Opening the Word: Accepting the invite

We tend to imagine wedding receptions as happy affairs. Receiving an invitation to most weddings means conviviality, feasting and joy are in our future. And if the wedding involves royalty or celebrities, it is guaranteed to include luxurious foods and wine. A party that any rational person (who also likes a good time) would want to attend.

In the Gospel of Matthew, Our Lord envisions the kingdom of heaven as a wedding banquet. Except not all guests are thrilled to receive their invitation.

A first invitation is ignored.

A second, inviting the crowd to a prepared feast, is ignored by some. But, not by all: “The rest laid hold of his servants, mistreated them and killed them. The king was enraged and sent his troops, destroyed those murderers and burned their city” (Mt 22:6-7).

Such violence seems like a surprising turn. If it’s absurd to turn down a wedding invitation, it is ludicrous to murder the servants of a king because one does not want to attend this wedding banquet.

Of course, such absurdity in parables should alert us to a veiled meaning.

In the Book of the Prophet Isaiah, the final moments of history are described as a banquet: “On this mountain the Lord of hosts will provide for all peoples a feast of rich food and choice wines, juicy, rich food and pure, choice wines” (25:6).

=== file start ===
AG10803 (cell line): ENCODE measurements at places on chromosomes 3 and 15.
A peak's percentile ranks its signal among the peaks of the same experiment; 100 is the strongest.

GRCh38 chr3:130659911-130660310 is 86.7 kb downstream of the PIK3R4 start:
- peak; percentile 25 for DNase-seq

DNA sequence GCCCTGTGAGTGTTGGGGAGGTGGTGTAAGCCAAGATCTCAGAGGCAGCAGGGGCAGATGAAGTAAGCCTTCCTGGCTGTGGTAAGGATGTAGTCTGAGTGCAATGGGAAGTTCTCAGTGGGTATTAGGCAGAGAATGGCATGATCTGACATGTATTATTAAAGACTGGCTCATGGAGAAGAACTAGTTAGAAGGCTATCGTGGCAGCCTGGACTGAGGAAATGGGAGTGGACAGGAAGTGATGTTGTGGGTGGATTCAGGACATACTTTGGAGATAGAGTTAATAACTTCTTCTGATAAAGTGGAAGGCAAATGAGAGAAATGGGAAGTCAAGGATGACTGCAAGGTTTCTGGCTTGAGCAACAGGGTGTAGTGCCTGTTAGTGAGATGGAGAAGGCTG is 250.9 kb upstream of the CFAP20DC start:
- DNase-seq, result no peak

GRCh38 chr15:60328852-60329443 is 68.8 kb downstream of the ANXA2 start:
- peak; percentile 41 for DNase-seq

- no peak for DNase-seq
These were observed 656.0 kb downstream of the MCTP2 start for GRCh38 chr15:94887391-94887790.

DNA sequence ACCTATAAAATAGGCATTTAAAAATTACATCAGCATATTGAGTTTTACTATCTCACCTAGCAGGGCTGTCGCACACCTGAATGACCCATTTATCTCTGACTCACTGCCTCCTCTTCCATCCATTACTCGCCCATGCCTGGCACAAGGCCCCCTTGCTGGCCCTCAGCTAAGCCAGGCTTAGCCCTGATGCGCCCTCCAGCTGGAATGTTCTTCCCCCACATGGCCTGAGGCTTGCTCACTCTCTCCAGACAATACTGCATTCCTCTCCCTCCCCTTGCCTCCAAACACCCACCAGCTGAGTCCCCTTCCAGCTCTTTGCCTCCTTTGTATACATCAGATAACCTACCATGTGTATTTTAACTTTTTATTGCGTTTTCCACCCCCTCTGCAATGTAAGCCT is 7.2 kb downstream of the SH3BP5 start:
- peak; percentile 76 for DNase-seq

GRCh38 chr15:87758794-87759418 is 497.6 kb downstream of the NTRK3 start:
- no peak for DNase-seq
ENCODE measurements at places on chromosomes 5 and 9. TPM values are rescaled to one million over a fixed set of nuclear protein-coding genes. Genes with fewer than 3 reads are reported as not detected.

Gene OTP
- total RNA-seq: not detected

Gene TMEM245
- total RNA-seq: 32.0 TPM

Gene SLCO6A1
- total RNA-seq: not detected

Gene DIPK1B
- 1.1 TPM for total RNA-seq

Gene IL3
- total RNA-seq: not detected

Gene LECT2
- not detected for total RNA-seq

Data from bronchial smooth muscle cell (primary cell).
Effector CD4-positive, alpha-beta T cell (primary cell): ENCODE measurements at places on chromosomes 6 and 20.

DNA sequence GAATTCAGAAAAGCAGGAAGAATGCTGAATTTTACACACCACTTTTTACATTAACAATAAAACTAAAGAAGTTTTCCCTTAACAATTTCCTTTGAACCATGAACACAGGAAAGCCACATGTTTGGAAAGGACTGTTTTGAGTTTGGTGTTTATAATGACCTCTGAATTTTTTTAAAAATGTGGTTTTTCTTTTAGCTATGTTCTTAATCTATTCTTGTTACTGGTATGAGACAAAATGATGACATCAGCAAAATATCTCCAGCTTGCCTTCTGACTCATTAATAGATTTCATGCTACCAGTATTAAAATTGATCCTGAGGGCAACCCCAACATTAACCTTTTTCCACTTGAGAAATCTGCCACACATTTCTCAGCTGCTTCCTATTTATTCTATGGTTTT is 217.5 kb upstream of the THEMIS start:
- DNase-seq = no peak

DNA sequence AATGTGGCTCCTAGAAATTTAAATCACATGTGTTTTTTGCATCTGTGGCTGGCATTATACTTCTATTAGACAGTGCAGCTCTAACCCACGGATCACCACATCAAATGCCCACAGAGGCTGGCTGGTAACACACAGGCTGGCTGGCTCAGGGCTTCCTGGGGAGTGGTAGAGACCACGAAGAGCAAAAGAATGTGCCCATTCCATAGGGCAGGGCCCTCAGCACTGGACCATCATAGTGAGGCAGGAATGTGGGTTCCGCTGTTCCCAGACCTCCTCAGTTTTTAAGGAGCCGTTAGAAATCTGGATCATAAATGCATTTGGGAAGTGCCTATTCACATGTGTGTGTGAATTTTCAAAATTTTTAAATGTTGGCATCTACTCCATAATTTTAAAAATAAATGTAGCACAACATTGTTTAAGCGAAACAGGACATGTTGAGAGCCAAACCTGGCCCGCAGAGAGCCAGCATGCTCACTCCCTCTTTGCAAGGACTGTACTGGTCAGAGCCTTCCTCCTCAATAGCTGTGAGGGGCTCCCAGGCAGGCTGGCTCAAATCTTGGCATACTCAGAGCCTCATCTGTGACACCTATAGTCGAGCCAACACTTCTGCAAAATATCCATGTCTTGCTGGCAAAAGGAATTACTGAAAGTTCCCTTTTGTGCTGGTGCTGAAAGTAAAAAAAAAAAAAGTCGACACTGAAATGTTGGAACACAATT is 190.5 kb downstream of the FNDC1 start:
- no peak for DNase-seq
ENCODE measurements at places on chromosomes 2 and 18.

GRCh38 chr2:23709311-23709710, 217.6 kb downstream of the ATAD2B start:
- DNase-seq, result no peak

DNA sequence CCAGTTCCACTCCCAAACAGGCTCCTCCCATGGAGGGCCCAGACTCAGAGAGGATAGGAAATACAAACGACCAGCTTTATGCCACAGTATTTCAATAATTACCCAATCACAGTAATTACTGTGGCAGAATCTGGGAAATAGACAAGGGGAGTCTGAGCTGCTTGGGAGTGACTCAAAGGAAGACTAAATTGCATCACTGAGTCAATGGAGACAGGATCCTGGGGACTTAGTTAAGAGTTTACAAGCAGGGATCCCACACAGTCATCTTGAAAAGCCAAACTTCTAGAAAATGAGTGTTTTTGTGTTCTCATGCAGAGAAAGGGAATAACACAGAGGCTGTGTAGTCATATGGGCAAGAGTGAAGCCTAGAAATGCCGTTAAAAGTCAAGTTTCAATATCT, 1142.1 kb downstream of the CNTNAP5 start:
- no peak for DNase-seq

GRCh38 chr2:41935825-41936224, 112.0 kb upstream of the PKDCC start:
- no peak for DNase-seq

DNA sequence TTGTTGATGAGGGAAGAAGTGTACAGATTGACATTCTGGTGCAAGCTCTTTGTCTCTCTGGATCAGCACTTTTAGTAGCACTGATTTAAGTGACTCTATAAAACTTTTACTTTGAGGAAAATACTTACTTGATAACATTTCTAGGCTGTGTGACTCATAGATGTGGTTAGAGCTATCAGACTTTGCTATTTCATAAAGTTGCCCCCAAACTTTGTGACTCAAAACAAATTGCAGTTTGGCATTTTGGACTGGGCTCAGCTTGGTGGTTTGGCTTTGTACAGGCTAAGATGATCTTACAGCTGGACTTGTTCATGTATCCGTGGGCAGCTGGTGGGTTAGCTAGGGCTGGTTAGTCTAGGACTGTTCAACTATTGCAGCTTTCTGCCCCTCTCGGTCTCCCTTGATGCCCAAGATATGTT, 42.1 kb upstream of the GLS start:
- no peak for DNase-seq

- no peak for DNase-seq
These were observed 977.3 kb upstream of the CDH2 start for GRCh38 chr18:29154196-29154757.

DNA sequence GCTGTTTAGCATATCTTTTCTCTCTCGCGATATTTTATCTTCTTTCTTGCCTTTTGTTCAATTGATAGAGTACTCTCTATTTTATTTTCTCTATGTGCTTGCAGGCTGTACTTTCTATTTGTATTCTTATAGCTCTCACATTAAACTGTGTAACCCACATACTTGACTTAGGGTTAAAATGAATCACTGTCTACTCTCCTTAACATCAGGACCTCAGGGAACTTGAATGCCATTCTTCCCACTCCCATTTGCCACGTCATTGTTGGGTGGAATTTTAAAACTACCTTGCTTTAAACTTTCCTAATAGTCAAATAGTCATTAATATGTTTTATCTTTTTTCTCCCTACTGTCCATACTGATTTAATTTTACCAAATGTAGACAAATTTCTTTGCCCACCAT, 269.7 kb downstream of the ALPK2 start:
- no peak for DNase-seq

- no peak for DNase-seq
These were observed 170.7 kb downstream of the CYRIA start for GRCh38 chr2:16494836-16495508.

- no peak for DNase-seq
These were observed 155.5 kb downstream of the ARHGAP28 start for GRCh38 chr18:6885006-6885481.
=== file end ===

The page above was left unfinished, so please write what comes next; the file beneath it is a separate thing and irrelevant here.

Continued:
Death will be destroyed. God’s presence will dwell forever among mortals.

Our Lord evokes this image from Isaiah in his telling of the parable of the wedding guests. Rather than greet the news with joy, the invited guests kill the servants of the king.

“But the Pharisees went out and took counsel against him to put him to death” (Mt 12:14).

Some refuse to celebrate the coming of the kingdom of heaven in the person of Jesus. They seek to kill him, to end his life rather than rejoice at the wedding banquet of the Lamb.

The king responds in justice. Those who set up obstacles to the kingdom of heaven will be judged.

The king continues inviting guests to the wedding: “Go out, therefore, into the main roads and invite to the feast whomever you find” (Mt 22:9).

But not all the guests arrive properly dressed. Some do not wear the wedding garment, arriving unprepared to celebrate. The hospitable king judges them, too, throwing them into the outer darkness.

We’re faced here with two dimensions of the kingdom of God. Every person is invited to this banquet. Jesus Christ is the host of this banquet, calling all people to eat and drink upon the mountain of the Lord.

We must respond to this invitation with joy and haste. The wedding banquet is present among us in our celebration of the Eucharist, in our care for the poor, in our healing of the sick. The wedding feast is the very life of the Church.

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But those of us baptized into Christ cannot be complacent. Life in the Church still requires radical preparation.

Life in Christ requires that we put on the wedding garment of fasting and almsgiving.

Life in Christ necessitates that we wear the wedding garment of the sacraments and personal prayer.

Life in Christ means that we are to offer every moment of our day as a sacrifice to the Father, adorning ourselves in preparation for the wedding of the beloved Son.

The wedding feast of the Son has begun.

Let us rejoice. Let us be prepared. Let us invite the whole world to join in.

Timothy P. O’Malley is the director of the Notre Dame Center for Liturgy.